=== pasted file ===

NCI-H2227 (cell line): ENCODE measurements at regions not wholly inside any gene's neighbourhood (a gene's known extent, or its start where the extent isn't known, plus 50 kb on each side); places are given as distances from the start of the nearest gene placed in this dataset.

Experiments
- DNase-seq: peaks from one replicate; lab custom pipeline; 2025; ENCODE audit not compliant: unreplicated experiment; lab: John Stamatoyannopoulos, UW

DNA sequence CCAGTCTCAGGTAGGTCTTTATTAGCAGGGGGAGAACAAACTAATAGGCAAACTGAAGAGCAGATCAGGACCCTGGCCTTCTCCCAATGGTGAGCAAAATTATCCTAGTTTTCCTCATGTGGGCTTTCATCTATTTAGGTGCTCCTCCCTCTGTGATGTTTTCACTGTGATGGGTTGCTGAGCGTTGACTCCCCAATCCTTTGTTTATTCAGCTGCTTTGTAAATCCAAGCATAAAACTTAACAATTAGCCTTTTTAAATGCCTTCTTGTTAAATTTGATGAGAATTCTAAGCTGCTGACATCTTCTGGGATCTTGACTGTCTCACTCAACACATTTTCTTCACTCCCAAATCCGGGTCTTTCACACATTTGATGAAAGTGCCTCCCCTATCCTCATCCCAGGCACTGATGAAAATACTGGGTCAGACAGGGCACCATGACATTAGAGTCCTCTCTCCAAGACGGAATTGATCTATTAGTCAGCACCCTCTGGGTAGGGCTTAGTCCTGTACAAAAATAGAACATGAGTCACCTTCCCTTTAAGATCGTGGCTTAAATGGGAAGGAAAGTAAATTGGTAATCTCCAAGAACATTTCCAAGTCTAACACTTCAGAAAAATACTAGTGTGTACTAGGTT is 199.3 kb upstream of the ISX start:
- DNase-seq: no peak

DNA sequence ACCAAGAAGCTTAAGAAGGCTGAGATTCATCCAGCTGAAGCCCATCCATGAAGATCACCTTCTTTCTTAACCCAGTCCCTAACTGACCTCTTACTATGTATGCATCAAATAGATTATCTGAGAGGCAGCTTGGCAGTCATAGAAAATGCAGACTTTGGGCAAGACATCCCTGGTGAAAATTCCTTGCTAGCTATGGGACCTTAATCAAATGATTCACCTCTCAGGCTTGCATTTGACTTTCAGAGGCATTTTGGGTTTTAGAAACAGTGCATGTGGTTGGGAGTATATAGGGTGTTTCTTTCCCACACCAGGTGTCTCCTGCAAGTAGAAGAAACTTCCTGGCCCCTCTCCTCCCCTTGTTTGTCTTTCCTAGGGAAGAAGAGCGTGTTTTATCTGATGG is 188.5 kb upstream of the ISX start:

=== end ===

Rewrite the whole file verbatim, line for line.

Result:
NCI-H2227 (cell line): ENCODE measurements at regions not wholly inside any gene's neighbourhood (a gene's known extent, or its start where the extent isn't known, plus 50 kb on each side); places are given as distances from the start of the nearest gene placed in this dataset.

Experiments
- DNase-seq: peaks from one replicate; lab custom pipeline; 2025; ENCODE audit not compliant: unreplicated experiment; lab: John Stamatoyannopoulos, UW

DNA sequence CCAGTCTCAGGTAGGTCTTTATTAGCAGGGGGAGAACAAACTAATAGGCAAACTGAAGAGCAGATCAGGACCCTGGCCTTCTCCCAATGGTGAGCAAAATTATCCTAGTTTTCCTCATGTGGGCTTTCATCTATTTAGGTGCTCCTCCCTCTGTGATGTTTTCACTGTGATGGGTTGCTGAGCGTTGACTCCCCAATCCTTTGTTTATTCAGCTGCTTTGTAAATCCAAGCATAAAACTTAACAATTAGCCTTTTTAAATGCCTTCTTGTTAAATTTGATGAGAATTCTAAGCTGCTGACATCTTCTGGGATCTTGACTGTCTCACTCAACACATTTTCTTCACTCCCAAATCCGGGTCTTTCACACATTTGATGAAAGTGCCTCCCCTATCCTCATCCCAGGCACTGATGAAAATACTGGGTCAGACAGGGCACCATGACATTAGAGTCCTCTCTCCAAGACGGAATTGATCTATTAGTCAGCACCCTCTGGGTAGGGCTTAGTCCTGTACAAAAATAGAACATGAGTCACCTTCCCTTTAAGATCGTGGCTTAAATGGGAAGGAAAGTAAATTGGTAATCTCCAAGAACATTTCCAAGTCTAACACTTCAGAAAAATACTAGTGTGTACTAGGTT is 199.3 kb upstream of the ISX start:
- DNase-seq: no peak

DNA sequence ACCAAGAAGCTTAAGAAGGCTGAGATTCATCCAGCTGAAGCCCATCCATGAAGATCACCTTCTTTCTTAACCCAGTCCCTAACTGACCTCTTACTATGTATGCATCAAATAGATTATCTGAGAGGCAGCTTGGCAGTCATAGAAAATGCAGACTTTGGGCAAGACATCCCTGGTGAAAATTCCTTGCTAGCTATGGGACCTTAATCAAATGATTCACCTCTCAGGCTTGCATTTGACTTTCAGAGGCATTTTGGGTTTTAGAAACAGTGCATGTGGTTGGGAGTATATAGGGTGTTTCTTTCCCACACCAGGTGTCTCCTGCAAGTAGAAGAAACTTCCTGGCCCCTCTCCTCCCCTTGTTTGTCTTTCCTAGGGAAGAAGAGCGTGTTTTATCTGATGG is 188.5 kb upstream of the ISX start: